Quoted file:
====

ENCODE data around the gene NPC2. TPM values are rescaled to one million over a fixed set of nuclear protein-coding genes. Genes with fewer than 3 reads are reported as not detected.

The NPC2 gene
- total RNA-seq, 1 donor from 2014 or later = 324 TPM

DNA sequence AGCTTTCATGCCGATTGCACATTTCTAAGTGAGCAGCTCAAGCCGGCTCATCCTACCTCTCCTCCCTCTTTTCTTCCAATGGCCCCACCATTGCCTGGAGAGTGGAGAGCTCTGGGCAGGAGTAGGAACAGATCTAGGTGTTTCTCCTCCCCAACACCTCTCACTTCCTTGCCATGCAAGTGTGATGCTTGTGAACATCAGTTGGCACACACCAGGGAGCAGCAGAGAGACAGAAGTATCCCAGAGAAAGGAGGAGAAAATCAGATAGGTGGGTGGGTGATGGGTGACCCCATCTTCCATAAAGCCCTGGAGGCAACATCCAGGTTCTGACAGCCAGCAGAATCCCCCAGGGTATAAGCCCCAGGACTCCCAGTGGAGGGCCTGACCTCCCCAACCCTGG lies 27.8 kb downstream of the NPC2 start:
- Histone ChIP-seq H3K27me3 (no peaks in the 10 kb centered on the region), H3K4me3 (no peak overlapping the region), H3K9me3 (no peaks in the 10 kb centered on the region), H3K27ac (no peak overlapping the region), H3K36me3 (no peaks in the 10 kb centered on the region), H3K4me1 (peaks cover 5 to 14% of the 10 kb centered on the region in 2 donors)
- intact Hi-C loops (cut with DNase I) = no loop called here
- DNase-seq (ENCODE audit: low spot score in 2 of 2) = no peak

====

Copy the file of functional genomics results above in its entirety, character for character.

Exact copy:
ENCODE data around the gene NPC2. TPM values are rescaled to one million over a fixed set of nuclear protein-coding genes. Genes with fewer than 3 reads are reported as not detected.

The NPC2 gene
- total RNA-seq, 1 donor from 2014 or later = 324 TPM

DNA sequence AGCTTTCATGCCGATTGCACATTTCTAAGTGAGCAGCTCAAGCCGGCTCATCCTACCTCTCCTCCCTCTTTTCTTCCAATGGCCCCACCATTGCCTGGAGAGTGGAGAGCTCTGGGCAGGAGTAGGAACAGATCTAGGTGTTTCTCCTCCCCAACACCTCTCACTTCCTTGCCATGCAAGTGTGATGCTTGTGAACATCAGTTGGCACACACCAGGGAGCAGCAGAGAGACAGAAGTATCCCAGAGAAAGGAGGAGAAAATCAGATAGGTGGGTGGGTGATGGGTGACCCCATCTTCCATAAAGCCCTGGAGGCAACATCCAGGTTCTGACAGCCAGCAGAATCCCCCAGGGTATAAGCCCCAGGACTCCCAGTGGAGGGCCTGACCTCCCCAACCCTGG lies 27.8 kb downstream of the NPC2 start:
- Histone ChIP-seq H3K27me3 (no peaks in the 10 kb centered on the region), H3K4me3 (no peak overlapping the region), H3K9me3 (no peaks in the 10 kb centered on the region), H3K27ac (no peak overlapping the region), H3K36me3 (no peaks in the 10 kb centered on the region), H3K4me1 (peaks cover 5 to 14% of the 10 kb centered on the region in 2 donors)
- intact Hi-C loops (cut with DNase I) = no loop called here
- DNase-seq (ENCODE audit: low spot score in 2 of 2) = no peak